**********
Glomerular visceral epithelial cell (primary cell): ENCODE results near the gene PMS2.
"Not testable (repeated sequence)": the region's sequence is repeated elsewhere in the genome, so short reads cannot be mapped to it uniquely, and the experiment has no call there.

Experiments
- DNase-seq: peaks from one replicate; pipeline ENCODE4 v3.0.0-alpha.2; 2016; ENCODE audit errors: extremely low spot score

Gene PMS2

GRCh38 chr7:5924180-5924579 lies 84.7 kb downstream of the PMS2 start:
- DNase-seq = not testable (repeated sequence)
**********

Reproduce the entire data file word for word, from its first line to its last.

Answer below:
Glomerular visceral epithelial cell (primary cell): ENCODE results near the gene PMS2.
"Not testable (repeated sequence)": the region's sequence is repeated elsewhere in the genome, so short reads cannot be mapped to it uniquely, and the experiment has no call there.

Experiments
- DNase-seq: peaks from one replicate; pipeline ENCODE4 v3.0.0-alpha.2; 2016; ENCODE audit errors: extremely low spot score

Gene PMS2

GRCh38 chr7:5924180-5924579 lies 84.7 kb downstream of the PMS2 start:
- DNase-seq = not testable (repeated sequence)